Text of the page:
Turks mourn relative of Ottoman sultan

September 26, 2009 — Updated 1617 GMT (0017 HKT)Next Article in World »

Turks mourn relative of Ottoman sultan
Ertugrul Osman died this week in Istanbul of kidney failure at the age
of 97
September 26, 2009

By Ivan Watson and Yesim Comert
CNN

ISTANBUL, Turkey (CNN) — More than 80 years after his family was
ordered from the country, the grandson of one of the last Ottoman
sultans was buried Saturday as hundreds of admirers looked on.

Relatives carry the coffin of Osman on Saturday after his funeral
ceremony in Istanbul.

Ertugrul Osman, grandson of Sultan Abdulhamid II and heir to the
Ottoman throne, died this week in Istanbul of kidney failure at the
age of 97, after having lived most of his life in exile in a humble
third-floor walk-up apartment on Manhattan’s Upper East Side.

Osman’s funeral in the garden of the mammoth Sultanahmet Mosque was
attended by Turkish state ministers, artists and media
glitterati. They lined up to pay their respects to Osman’s widow,
Zeynep Osman, herself a descendant of the royal family of Afghanistan.

One woman pressed her forehead to Mrs. Osman’s hand in a traditional
Turkish show of respect, saying "I’m just an ordinary person, but I
would like to kiss your hand."

"His death marks the passing of an era," wrote Jason Goodwin, author
of "Lords of the Horizons," which tells the history of the Ottoman
Empire, in an e-mail to CNN. "

Osman himself was born into a family that still ruled an empire
stretching from the Balkans to the Indian Ocean. He was named after
the founder of his dynasty, who lived seven centuries ago."

During annual campaigns at the peak of its power, the Ottoman Sultan’s
army of Janissaries struck fear into the hearts of European monarchs.
For 400 years, the Ottomans declared themselves the "caliphs" —
spiritual leaders — of the Muslim world.

But the empire declined during the 19th century, eventually suffering
a humiliating defeat and partition at the hands of Allied armies
during World War I.

In 1922, Mustafa Kemal Ataturk, the founder of the modern Turkish
Republic, sent the last Ottoman sultan packing aboard a British
warship. Two years later, Ataturk banned the caliphate, declaring
Turkey a secular state.

Ertugrul Osman, who had played as a boy in the imperial palaces of
Istanbul, was sent with the rest of his family into exile. He lived
for decades in Europe, then moved after World War II to the United
States. Friends say he ran a successful mining business in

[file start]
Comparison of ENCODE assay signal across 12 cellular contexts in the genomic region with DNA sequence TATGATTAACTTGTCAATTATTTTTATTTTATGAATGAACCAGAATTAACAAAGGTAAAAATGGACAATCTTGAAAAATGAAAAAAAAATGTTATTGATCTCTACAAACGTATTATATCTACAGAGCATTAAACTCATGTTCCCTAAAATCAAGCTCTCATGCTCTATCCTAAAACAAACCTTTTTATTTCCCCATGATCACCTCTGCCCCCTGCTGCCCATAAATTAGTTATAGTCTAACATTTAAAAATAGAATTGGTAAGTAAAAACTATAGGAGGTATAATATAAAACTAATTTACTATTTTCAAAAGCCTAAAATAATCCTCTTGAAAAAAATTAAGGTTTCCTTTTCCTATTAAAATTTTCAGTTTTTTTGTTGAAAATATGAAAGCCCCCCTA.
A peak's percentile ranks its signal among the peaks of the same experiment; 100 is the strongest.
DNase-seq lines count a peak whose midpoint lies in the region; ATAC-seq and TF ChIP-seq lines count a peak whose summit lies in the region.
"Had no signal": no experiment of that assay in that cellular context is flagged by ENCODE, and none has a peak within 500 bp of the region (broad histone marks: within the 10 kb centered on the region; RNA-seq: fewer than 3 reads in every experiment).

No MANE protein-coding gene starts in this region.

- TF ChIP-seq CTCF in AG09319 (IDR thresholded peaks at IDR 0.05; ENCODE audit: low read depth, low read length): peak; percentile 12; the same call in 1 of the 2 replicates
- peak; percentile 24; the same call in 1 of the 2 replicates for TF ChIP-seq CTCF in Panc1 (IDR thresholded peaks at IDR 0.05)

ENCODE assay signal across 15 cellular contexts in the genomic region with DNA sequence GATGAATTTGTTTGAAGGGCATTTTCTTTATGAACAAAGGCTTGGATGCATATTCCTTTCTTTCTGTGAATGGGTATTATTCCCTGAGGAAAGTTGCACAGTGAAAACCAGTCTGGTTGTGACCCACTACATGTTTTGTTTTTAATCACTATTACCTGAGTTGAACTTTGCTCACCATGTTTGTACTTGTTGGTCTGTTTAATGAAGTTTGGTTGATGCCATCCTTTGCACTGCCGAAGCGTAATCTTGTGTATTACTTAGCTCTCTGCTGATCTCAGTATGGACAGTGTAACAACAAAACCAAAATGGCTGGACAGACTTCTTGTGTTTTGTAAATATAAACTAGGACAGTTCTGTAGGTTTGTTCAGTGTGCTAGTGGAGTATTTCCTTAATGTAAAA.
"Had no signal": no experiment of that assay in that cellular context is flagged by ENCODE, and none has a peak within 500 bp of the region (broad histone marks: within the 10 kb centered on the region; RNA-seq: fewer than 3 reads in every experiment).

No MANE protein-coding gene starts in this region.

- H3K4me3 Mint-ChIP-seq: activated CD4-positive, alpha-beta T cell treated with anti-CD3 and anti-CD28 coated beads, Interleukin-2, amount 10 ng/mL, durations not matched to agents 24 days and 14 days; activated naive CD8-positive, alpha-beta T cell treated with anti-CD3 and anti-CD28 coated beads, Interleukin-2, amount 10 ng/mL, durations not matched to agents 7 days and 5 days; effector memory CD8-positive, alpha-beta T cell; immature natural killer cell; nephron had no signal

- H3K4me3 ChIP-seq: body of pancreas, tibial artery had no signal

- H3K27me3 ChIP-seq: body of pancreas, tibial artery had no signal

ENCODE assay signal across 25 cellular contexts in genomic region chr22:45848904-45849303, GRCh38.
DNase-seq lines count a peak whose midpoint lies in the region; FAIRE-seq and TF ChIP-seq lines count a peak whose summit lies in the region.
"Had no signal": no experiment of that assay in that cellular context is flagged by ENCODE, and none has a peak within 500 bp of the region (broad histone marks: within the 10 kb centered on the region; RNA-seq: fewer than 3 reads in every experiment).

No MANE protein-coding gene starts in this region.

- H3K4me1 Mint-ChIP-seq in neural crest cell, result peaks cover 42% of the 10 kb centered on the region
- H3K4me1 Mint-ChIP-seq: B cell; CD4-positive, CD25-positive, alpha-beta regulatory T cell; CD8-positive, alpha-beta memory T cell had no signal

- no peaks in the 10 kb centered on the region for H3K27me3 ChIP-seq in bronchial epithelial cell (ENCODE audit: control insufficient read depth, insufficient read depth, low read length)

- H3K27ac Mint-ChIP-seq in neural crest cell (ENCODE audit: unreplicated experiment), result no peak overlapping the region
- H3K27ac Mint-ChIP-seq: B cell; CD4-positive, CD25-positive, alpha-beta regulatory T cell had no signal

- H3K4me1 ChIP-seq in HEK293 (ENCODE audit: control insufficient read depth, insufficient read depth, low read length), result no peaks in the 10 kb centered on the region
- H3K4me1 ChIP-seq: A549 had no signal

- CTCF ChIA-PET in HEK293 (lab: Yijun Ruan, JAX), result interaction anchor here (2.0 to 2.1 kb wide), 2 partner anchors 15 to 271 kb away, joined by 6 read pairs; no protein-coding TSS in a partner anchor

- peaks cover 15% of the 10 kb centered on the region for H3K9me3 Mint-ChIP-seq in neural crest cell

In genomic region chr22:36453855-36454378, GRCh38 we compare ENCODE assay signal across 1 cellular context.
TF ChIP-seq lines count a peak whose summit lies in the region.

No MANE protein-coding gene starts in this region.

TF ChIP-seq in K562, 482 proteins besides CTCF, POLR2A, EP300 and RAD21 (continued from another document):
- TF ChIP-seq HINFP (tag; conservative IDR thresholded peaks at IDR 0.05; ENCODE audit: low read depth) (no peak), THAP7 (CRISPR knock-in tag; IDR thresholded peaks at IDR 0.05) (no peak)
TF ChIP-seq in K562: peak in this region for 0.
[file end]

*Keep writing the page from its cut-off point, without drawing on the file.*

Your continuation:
Chile. They described Osman as a polyglot Renaissance man with a
passion for politics and opera and a taste for evening cocktails.

Over the years, Osman told reporters he had no interest in assuming
the Ottoman throne.

In the early 1990s, after more than half a century outside the
country, Osman returned to Turkey at the invitation of20a Turkish
prime minister.

Friends say that, prior to getting a Turkish passport in 2004, he
traveled using documents identifying him as an Ottoman citizen.

The hundreds of mourners at Saturday’s funeral stunned other surviving
members of the Ottoman royal family.

One man rushed Bulent Osman, a tall, elderly French-born nephew of the
deceased, kissing his hand and crying in Turkish? "My prince, we are
guilty for how we treated you!"

"I am not a prince," Osman later explained to a reporter in
French-accented English. "I am quite surprised. It is the first time I
have seen such an outpouring."

The royal family seems to be especially revered by devout muslim
Turks, who see the sultan’s descendants as a link to the abolished
Islamic caliphate.

"They are our grandfathers," said a young man named Fatih, who wore
the long beard, turban and robes of a fundamentalist Islamic
sect. "They glorified our religion and brought it to the highest
level."

The funeral was attended by an eclectic mix of mourners — stylishly
dressed members of the royal family who grew up in Europe alongside
fervent Islamists, some of whom pushed through the crowd ordering
women to move to the back to pray.

Hundreds of police officers blocked traffic as Osman was buried in a
garden filled with the gravestones of Ottoman pashas and viziers,
beside the ornate tombs of his grandfather Sultan Abdulhamid II and
another ancestor, Sultan Mahmut II.

Osman’s death serves as a reminder of Turkey’s recent, yet often
forgotten Ottoman history, said historian Jason Goodwin.

"His funeral may be a catalyst for modern, republican Turkey to
overcome its historical amnesia, and come to terms with its own past,"
Goodwin said.

From: Emil Lazarian | Ararat NewsPress

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Emil Lazarian

“I should like to see any power of the world destroy this race, this small tribe of unimportant people, whose wars have all been fought and lost, whose structures have crumbled, literature is unread, music is unheard, and prayers are no more answered. Go ahead, destroy Armenia . See if you can do it. Send them into the desert without bread or water. Burn their homes and churches. Then see if they will not laugh, sing and pray again. For when two of them meet anywhere in the world, see if they will not create a New Armenia.” - WS